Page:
* The Measurable Gains Framework (MGF) assesses progress towards achieving the goals and actions of Ka Hikitia.
T?TAIAKO: CULTURAL COMPETENCIES FOR TEACHERS OF M?ORI LEARNERS
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WHANAUNGATANGA Actively engages in respectful working relationships with Maori learners, parents and whanau, hapu, iwi and the Maori community.
Whanaungatanga links to Graduating Teacher Standard 6
Whanaungatanga links to Registered Teacher Criteria 1
ENTRY TO ITEGRADUATING TEACHERREGISTERED TEACHERLEADER
BEHAVIOURAL INDICATORS
? Can describe from their own experience how identity, language and culture impact on relationships.
? Understands the impact of their own identity, language and culture (cultural locatedness) on relationships. ? Demonstrates a willingness to engage with iwi and Maori communities. ? Knows the importance and impact of teacher-learner relationships and the school/ECE service-home partnership on Maori learner achievement. ? Recognises the need to have learning relationships with Maori learners, whanau, hapu, iwi and communities. ? Has the tools and strategies to develop successful relationships with Maori learners, whanau, hapu, iwi and communities.
? Has respectful working relationships with Maori learners and their whanau, hapu and iwi which enhance Maori learner achievement. ? Actively seeks ways to work with whanau to maximise Maori learner success.
? Is visible, welcoming and accessible to Maori parents, whanau, hapu, iwi and the Maori community. ? Actively builds and maintains respectful working relationships with Maori learners, their parents, whanau, hapu, iwi and communities which enable Maori to participate in important decisions about their children?s learning. ? Demonstrates an appreciation of how whanau and iwi operate. ? Ensures that the school/ECE service, teachers and whanau work together to maximise Maori learner success.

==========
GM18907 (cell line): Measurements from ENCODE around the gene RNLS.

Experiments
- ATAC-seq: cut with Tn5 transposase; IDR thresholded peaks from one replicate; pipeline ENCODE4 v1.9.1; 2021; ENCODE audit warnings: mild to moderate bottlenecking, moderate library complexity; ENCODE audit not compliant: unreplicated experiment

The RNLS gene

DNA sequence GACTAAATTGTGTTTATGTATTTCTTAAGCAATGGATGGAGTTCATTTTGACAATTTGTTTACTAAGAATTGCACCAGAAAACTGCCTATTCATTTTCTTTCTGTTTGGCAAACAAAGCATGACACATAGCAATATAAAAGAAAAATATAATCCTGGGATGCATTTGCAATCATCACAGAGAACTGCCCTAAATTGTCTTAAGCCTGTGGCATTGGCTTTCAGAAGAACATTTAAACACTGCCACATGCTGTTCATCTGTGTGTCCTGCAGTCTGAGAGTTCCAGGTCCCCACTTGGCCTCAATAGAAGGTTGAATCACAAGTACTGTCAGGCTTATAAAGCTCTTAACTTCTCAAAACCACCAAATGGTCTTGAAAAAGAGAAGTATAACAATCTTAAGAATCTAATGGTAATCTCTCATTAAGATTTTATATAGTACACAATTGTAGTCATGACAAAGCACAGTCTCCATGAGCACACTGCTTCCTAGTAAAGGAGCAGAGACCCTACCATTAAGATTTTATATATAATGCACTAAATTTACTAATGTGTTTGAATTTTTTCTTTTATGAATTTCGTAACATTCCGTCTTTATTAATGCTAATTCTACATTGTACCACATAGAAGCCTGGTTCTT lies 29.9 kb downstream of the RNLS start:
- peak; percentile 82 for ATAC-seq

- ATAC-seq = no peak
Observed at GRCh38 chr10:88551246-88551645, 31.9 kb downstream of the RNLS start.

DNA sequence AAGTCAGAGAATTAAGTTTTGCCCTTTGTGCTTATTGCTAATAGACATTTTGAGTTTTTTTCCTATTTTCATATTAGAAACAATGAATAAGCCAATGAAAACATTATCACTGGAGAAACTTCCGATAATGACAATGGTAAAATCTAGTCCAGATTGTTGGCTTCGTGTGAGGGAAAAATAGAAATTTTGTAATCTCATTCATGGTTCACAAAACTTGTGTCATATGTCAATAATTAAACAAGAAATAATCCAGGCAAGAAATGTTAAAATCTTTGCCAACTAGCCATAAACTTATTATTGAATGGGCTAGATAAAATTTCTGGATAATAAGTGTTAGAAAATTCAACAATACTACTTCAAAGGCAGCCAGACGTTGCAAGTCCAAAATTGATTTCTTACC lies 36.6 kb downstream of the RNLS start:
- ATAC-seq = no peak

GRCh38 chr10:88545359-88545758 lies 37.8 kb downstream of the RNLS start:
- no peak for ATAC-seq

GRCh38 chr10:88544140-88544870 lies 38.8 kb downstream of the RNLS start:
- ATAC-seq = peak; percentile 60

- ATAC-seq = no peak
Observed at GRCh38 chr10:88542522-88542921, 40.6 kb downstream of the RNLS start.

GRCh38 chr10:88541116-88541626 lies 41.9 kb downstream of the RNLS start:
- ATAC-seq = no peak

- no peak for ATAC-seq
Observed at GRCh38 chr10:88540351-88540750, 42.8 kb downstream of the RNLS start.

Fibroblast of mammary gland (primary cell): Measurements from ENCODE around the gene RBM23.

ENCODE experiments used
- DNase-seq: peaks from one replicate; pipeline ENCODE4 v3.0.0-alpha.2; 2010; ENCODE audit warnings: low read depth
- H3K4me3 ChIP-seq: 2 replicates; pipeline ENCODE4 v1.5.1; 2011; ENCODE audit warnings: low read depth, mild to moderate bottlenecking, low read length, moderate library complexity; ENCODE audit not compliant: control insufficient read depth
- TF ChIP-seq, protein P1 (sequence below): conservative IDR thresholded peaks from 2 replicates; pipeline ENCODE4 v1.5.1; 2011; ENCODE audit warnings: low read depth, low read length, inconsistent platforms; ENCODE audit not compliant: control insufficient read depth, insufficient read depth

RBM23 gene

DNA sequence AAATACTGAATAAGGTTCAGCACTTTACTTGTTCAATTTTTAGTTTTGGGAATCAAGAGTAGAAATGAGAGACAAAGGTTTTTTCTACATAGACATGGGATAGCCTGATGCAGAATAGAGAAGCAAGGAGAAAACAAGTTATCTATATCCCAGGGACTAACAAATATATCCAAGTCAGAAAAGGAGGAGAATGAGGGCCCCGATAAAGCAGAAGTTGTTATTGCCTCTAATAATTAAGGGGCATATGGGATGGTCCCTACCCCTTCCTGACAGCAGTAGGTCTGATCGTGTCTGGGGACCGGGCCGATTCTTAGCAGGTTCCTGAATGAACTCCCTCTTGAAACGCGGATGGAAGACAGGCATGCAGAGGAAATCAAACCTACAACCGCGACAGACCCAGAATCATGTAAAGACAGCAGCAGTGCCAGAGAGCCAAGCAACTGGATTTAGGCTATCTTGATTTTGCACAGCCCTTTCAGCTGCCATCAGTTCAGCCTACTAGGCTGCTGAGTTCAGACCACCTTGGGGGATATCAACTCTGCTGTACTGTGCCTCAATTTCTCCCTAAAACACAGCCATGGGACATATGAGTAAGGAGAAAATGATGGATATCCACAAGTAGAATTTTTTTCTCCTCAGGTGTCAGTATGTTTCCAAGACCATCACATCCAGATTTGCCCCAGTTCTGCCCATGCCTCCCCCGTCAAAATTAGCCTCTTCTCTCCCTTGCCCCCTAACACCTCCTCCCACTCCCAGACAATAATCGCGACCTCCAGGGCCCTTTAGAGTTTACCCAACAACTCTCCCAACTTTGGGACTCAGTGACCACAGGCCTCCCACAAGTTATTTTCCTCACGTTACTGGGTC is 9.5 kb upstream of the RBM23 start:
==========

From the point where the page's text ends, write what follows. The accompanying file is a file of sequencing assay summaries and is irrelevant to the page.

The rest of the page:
T?TAIAKO: CULTURAL COMPETENCIES FOR TEACHERS OF M?ORI LEARNERS
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OUTCOMES
My teacher:
? I get on well with my teacher/s.
? My teacher knows my parents and whanau.
? My teacher treats me and my whanau with respect.
? My parents, whanau and community feel welcome at the school.
? My teachers are visible in the local Maori community/at local Maori community events.
? My teacher knows who my mates are.
? I know my teacher as a person.
Outcomes: examples of whanau voice (MGF 3.2) Outcomes: examples of learner voice
? We feel welcome and included. ? We have great relationships with the school/ECE service. ? All of my interactions with the school have been good (even when there has been an issue, or I have had concerns) ? We have positive and productive relationships with teachers and leaders of the school/ECE service. ? I know my children?s teachers and the principal and they know who I am.
T?TAIAKO: CULTURAL COMPETENCIES FOR TEACHERS OF M?ORI LEARNERS